I was going to conclude my self-inflicted survey of American Presidents at the end of the last millennium,  because the closer I got to current events, the more bios seemed to be hysterical than historical. But this biography popped up in Arthur Schlesinger’s series and I thought, what the heck, I’ll have just one more read for the road.

Anyone who paid much attention to Democrats and media reports at the time might ask themselves how such a “dolt” got elected President twice. Well, this book answers that question in a pretty straightforward and even-handed way, rounding out who George W. Bush really was, hitting both high and low points.  Love him or hate him, at least it’s clear how the Bushes became the only other father-son Presidents since the Adams family.   (4 of 5 Stars)

 


 

In my trek through the lives of America’s CEOs, I’ve read at least 15 of The American Presidents series books. Bubba’s & Dubya’s editions represent the worst and the best of the series. Sometimes it was the only choice for lesser known Presidents. Other times, it saved me a great deal of time by offering an alternative to wading through thousands of pages in multi-volume biographies for individuals that, frankly, I wasn’t that interested in (e.g., Ford, Carter).  Overall, the series is a great resource for getting a quick overview of our nation’s leaders.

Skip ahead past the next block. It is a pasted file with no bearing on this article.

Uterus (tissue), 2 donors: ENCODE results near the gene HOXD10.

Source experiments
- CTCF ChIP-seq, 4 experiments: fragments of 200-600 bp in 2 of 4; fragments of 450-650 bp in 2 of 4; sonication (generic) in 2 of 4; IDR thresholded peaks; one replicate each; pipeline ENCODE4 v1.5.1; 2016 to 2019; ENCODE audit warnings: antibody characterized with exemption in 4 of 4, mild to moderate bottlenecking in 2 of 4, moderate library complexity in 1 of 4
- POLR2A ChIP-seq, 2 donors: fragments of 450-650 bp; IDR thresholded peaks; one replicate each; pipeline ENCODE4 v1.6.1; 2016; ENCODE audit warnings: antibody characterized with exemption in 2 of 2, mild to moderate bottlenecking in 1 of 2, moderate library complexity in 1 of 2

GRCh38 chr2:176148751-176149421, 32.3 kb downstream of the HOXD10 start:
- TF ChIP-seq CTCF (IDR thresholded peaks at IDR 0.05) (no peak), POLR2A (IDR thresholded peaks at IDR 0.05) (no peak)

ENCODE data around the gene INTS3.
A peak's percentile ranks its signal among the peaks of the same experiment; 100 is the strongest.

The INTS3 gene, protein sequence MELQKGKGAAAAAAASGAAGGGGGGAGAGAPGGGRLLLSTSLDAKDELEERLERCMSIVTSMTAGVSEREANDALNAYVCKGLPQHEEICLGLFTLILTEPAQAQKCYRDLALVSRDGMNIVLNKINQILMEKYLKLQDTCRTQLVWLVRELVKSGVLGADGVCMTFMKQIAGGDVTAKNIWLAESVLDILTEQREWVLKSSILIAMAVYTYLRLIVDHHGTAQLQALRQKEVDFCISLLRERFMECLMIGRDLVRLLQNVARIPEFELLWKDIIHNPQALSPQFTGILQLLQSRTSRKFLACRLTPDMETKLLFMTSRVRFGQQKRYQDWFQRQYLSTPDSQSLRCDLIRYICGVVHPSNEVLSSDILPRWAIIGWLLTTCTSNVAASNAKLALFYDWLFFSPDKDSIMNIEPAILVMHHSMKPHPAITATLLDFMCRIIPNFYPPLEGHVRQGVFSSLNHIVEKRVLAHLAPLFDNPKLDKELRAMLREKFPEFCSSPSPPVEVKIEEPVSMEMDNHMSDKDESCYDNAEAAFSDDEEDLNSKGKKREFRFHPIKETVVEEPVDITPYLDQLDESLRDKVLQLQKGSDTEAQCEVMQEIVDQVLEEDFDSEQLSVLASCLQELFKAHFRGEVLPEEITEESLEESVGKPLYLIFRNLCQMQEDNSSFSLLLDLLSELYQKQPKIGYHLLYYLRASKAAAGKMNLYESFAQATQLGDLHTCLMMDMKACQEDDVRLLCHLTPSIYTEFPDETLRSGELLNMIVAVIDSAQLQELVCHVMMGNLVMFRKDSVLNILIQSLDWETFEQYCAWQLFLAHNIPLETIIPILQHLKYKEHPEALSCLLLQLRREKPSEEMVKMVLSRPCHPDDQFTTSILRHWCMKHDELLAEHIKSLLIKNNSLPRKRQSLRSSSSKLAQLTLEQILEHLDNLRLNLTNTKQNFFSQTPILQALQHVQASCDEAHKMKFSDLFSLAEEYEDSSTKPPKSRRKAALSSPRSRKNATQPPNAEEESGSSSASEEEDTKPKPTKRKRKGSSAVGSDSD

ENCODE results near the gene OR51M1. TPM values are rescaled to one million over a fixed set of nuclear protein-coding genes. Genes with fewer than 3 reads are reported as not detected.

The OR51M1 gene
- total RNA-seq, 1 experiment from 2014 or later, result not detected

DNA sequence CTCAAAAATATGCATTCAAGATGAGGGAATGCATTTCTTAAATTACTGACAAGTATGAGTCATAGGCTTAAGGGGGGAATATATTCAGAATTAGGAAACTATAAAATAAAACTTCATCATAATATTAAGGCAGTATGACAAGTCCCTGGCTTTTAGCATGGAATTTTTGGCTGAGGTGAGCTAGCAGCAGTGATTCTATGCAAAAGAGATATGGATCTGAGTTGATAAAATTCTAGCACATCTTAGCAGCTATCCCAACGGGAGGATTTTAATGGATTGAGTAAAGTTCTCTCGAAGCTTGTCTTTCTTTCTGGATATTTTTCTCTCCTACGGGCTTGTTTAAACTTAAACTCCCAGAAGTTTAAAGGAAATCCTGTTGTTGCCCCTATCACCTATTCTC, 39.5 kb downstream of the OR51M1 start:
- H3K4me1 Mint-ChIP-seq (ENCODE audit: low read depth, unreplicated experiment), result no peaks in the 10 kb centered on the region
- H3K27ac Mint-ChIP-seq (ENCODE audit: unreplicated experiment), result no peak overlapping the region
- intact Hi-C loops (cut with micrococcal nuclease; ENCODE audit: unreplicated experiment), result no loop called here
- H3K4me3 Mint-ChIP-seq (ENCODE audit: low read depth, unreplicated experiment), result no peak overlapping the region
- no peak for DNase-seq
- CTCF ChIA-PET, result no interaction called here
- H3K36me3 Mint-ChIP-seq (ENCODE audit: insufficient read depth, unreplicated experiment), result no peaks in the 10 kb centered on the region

Categories: What I've Read

Book Review: Lodging by M.T. Bass – 4.5 Stars

January 10, 2017 Leave a comment

Lodging

https://jenacidebybibliophile.wordpress.com

Opinion: *Sigh*…such a bittersweet story to make me weak in the knees and sorrowful all at once. I am truly starting to adore reading short stories more and more.

…but MY OH MY is it a wonderful story…